The most frequent treatment recommended for bacterial tonsillitis is oral antibiotics (commonly a penicillin type such as amoxycillin) in association with pain relief and bed rest. These are usually given for 7-10 days.
An option for those with frequently recurring infections is prophylactic or preventative antibiotics. A daily or twice daily low dose of antibiotic is given in order to try to prevent further infection. Over time, however this may result in bacteria becoming resistant to antibiotics, and thus the antibiotics becoming less effective for severe infections.
For recurrent tonsillitis, or for treatment of the side effects of enlarged tonsils or adenoids, adeno-tonsillectomy or tonsillectomy can be very beneficial. For those with diabetes, heart valve problems or immunodeficiency, surgery should be considered early, because of the consequences of spread of tonsil infection to other parts of the body. When there is airway obstruction, severe snoring or sleep apnoea as a result of enlargement of the adenoids or tonsils, they should be removed. There are no absolute criteria to determine when adenotonsillectomy is necessary for recurrent or chronic tonsillitis. The minimum criteria recommended by the American Medical Association and the American Academy of Paediatrics were the occurrence of four episodes of tonsillitis in the preceding year. Important considerations are the severity of each infection, the speed of response to oral antibiotics (or if there are side effects of antibiotics such as allergy, thrush or diarrhoea), and the amount of time needed off work or school because of infections.
Doctors don't do tonsillectomy so much now, do they?
Tonsillectomy has been done for literally thousands of years! It, like many things, has come in and out of favour when performed incorrectly or for the wrong reasons.
What's involved in tonsillectomy or adeno-tonsillectomy?
This is a half- hour operation performed in hospital by a specialist Ear Nose and Throat surgeon (Otolaryngologist). A general anaesthetic is provided by a specialist anaesthetist. An overnight stay is often unnecessary.
The operation is performed through the mouth. The tonsils are carefully scraped away with special tweezers. There are no cuts necessary on the neck and there are usually no stitches in the throat. There is a small raw patch (like a graze) on each side of the throat afterwards which takes 2-3 weeks to heal fully. The raw patch forms a scab, which becomes white because of the moisture in the mouth.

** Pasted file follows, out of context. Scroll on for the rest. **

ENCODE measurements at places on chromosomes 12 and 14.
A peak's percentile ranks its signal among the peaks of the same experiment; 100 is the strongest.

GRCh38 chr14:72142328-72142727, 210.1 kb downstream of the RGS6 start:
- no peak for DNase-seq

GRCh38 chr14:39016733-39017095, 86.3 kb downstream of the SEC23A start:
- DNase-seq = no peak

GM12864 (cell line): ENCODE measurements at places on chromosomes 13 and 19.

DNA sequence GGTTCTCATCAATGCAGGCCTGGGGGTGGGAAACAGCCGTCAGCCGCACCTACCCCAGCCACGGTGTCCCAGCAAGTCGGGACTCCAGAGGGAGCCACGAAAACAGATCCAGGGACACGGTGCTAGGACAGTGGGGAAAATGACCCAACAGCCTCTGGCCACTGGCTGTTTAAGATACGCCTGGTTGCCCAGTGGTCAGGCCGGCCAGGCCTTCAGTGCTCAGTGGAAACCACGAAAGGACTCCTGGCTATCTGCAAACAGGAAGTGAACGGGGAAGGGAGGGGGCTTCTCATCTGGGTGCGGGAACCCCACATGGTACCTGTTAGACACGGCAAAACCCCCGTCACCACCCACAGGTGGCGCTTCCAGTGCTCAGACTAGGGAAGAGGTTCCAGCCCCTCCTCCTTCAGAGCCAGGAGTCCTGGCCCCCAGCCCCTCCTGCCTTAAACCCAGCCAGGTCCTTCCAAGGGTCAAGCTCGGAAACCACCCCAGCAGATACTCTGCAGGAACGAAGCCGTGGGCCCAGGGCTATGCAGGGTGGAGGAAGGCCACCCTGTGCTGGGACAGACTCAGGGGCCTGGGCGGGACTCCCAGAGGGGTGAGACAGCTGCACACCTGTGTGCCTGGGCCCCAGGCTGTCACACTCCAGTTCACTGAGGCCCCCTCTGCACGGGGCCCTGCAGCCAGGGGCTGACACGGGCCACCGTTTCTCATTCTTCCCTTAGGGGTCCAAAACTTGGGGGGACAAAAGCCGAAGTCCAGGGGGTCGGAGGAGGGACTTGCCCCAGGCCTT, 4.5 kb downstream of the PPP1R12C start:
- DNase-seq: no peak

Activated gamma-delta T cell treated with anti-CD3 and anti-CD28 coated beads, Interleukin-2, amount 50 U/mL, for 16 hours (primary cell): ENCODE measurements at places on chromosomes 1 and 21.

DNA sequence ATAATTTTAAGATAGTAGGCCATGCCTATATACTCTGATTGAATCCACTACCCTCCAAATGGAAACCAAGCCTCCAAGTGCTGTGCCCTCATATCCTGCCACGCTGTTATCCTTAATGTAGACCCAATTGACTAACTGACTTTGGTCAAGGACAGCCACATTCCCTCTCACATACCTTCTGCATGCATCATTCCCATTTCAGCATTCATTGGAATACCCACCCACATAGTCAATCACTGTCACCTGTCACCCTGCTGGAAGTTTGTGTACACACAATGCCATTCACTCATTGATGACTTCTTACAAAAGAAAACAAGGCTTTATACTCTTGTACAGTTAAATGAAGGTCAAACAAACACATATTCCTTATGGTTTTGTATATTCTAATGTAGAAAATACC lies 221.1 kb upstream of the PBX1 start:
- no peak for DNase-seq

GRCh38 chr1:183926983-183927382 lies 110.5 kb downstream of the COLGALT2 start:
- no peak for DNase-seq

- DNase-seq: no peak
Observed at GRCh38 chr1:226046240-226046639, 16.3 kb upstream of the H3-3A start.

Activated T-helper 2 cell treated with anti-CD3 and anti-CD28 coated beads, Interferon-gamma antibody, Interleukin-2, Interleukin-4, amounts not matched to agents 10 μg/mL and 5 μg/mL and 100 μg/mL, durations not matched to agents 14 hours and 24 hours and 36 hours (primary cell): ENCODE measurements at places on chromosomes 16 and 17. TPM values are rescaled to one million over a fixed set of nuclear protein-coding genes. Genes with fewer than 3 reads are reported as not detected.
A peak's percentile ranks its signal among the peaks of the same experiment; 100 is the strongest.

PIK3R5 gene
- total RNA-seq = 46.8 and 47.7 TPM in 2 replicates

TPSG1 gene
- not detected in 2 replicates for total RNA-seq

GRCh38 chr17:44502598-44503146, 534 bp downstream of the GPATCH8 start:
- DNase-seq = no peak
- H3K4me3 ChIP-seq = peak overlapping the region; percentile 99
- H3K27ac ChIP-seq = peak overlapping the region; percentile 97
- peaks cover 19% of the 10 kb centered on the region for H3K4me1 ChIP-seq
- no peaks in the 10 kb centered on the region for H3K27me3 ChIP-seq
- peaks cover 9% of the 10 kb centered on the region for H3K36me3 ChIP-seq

While healing takes place, the throat is very sore for ten days, and regular pain relief is important to ensure a smooth recovery. Removal of the adenoids alone is not usually uncomfortable.
Regular pain relief, including paracetamol and an anti inflammatory, such as ibuprofen ("Brufen") or diclofenac ("Voltaren") is prescribed for ten days, to make the post operative course as comfortable as possible. A supply of lemonade ice-blocks in the freezer provides soothing relief.
Two weeks off work or school is usually necessary for full recovery.
Are there any risks with tonsillectomy?
Nowadays especially, in expert hands, this is usually straightforward and safe procedure.
Approximately two to three people in one hundred will have bleeding from the raw surface in the healing phase, any time up to 17 days post operatively. This is usually minor as a result of the scab coming off, and usually stops by itself, but may look dramatic and very concerning. Many surgeons recommend readmission to hospital and possible cautery (heat sealing) to seal off any abnormal bleeding points if this occurs. Serious bleeding requiring blood transfusion occurs less than one in five hundred. It is important to tell your doctor if you have a history of bleeding troubles, or if there is a family history of bleeding disorder (e.g. von Willebrand's disease). Aspirin containing products should be avoided for two weeks before and after tonsillectomy, as this may aggravate bleeding.
Questions about reduction in the immune system are common, but studies in the 1960's and early 1970's raising these concerns have not been validated. Because many people with recurrent tonsillitis are "run down," they actually report an improvement in their general well being and immunity. Many parents report a dramatic improvement in the health of their children after adeno-tonsillectomy.
Care is needed for those with cleft palate, as removing the adenoid may risk an increase is hyper nasal speech.
The risks of general anaesthesia are very low indeed for most otherwise healthy people.
* An Otolaryngologist - Head and Neck Surgeon (Ear, Nose and Throat Surgeon) is a doctor who specialises in disorders of the ears, nose and throat and related structures of the head and neck. The recognised qualification for this is a Fellowship of the Australasian College of Surgeons (FRACS) in Otolaryngology.
For more information, contact your family doctor or ask about referral to an Otolaryngologist - Head and Neck Surgeon.